The Anti-NMDA Receptor Encephalitis Foundation Newsletter

Detection of neuronal surface antibodies (NSAb) is important for the diagnosis of autoimmune encephalitis (AE). Although most clinical laboratories use a commercial diagnostic kit (Euroimmun, Lübeck, Germany) based on indirect immunofluorescence on transfected cells (IIFA), clinical experience…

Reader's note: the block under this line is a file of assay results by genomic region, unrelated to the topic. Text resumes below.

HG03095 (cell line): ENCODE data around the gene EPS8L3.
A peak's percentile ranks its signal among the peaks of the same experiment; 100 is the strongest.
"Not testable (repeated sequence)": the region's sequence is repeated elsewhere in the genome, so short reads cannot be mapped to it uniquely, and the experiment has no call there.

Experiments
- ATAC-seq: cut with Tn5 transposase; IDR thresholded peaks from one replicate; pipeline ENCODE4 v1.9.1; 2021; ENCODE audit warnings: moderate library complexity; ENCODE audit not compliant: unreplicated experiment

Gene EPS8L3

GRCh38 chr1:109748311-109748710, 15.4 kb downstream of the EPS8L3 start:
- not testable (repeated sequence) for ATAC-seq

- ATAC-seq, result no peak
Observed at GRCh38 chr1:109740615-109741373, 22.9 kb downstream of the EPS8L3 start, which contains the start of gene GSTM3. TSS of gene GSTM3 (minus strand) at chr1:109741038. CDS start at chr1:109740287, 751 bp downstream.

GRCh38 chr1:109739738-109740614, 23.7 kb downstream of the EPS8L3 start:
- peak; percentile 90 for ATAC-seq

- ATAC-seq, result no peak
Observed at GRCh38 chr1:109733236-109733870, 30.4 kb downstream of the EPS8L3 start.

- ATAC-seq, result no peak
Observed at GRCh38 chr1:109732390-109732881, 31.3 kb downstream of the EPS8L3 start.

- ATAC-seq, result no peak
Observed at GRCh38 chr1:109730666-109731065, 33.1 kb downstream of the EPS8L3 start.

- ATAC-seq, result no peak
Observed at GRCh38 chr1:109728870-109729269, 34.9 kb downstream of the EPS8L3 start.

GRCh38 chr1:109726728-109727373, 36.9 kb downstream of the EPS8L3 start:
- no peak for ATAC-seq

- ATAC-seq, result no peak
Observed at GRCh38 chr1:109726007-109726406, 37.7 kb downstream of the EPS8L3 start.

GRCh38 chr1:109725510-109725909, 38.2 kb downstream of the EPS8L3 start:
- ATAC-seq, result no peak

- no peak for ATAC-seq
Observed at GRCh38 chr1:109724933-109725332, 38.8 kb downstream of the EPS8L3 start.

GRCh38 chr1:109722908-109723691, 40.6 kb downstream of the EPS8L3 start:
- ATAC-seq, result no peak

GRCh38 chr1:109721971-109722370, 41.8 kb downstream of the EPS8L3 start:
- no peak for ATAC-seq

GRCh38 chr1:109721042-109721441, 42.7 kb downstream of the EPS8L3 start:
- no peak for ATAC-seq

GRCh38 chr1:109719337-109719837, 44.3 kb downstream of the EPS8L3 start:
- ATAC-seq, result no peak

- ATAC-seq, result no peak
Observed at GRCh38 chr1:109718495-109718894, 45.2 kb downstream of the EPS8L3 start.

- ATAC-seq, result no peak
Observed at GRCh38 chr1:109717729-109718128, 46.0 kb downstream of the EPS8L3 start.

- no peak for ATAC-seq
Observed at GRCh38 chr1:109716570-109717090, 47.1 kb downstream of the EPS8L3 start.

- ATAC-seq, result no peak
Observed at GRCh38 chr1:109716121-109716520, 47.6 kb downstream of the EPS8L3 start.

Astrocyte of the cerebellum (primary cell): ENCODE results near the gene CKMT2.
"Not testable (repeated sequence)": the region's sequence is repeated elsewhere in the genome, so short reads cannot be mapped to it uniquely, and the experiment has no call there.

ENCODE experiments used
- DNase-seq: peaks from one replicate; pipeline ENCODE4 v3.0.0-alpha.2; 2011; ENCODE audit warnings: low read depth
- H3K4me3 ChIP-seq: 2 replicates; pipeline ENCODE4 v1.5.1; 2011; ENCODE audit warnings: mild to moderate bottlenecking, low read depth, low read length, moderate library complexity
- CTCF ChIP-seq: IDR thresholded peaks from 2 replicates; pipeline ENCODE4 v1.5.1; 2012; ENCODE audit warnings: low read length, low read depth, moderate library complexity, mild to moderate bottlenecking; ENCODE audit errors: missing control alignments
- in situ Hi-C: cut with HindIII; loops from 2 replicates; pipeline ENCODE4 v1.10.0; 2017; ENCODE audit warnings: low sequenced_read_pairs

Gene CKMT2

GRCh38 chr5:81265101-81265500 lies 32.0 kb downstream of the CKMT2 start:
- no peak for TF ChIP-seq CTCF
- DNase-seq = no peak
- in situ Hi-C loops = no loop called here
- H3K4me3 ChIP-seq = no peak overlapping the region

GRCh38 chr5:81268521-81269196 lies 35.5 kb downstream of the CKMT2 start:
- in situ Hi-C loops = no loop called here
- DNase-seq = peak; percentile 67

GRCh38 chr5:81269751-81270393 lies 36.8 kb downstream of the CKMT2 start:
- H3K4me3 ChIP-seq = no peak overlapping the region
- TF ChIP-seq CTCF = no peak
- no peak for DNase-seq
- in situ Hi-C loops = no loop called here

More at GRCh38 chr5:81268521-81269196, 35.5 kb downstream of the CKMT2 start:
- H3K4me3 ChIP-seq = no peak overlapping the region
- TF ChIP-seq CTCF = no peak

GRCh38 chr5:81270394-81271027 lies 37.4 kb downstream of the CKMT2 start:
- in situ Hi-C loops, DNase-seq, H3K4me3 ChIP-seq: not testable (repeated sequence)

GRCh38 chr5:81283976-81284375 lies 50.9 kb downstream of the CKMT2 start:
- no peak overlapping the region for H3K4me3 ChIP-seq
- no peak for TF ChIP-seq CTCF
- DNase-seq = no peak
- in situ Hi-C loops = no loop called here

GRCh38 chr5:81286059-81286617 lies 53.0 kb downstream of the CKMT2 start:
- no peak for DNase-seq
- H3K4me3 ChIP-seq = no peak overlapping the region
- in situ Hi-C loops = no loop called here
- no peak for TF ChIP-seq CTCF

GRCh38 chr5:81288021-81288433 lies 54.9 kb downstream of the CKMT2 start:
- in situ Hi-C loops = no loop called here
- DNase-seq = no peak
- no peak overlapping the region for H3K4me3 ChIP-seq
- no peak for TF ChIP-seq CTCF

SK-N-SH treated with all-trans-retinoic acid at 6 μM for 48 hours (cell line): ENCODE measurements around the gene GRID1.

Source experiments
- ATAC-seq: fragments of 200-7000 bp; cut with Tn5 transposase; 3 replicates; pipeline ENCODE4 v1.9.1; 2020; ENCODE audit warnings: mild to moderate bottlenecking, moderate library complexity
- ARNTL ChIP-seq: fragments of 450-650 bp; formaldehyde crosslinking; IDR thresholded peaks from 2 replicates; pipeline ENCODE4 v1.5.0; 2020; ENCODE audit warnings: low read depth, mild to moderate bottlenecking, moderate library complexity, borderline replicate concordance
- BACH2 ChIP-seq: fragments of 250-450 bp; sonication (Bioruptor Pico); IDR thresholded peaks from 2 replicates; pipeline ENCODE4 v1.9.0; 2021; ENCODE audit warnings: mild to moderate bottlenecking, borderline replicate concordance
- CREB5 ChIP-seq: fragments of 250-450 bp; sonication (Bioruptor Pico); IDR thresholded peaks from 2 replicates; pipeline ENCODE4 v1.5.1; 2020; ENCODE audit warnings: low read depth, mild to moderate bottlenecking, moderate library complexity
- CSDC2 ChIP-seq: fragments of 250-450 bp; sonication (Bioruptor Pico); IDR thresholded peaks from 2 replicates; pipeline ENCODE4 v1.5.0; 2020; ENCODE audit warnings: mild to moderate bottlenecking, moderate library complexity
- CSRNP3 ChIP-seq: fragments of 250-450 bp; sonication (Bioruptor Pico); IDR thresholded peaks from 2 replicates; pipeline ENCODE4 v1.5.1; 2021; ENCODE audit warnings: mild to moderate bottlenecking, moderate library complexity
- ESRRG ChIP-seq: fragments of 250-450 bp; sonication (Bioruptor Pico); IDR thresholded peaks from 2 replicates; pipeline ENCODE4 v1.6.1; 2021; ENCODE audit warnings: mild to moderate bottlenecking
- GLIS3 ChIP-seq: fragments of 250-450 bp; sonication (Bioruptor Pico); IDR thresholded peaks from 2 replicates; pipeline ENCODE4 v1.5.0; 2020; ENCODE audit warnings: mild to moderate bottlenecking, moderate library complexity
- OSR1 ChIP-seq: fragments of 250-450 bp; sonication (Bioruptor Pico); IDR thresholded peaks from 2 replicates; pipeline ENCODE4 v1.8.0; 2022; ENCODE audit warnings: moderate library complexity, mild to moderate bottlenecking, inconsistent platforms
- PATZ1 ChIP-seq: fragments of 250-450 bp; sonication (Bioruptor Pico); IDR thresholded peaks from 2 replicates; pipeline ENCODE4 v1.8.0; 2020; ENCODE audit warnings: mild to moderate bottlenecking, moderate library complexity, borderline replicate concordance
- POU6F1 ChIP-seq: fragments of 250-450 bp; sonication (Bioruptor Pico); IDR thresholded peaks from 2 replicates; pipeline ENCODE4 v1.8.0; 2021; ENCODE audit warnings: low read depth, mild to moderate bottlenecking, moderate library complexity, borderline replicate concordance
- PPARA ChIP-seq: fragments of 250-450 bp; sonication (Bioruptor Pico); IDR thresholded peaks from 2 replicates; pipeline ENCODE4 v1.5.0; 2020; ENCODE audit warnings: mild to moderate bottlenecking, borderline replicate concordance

Abstract OBJECTIVES Patients with autoimmune encephalitis (AE) often present with symptoms that are broadly characterized as psychiatric or behavioral, yet little attention is given to the precise symptomatology observed. We sought to more fully define the psychiatric symptoms observed in patients with anti–N-methyl-D-aspartate receptor (NMDAR), anti–glutamic-acid-decarboxylase 65 (GAD65), and anti–voltage-gated-potassium-channel complex (VGKC) antibody-mediated AE using the Diagnostic and Statistical Manual of Mental Disorders, Fifth Edition nomenclature. METHODS We present a case series (n = 25) using a retrospective chart review of 225 patients evaluated for AE in a tertiary care academic medical center between 2014 and 2018. The included patients were ≤18 years old with anti-NMDAR AE (n = 13), anti-GAD65 AE (n = 7), or anti-VGKC AE (n = 5). The frequency of neuropsychiatric symptoms present at the onset of illness and time to diagnosis were compared across groups. RESULTS Psychiatric symptoms were seen in 92% of patients in our cohort. Depressive features (72%), personality change (64%), psychosis (48%), and catatonia (32%) were the most common psychiatric symptoms exhibited. On average, patients experienced impairment in ≥4 of 7 symptom domains. No patients had isolated psychiatric symptoms. The average times to diagnosis were 1.7, 15.5, and 12.4 months for anti-NMDAR AE, anti-GAD65 AE, and anti-VGKC AE, respectively (P < .001). CONCLUSIONS The psychiatric phenotype of AE in children is highly heterogenous. Involving psychiatry consultation services can be helpful in differentiating features of psychosis and catatonia, which may otherwise be misidentified. Patients presenting with psychiatric symptoms along with impairments in other domains should prompt a workup for AE, including testing for all known antineuronal antibodies. Copyright © 2021 by the American Academy of Pediatrics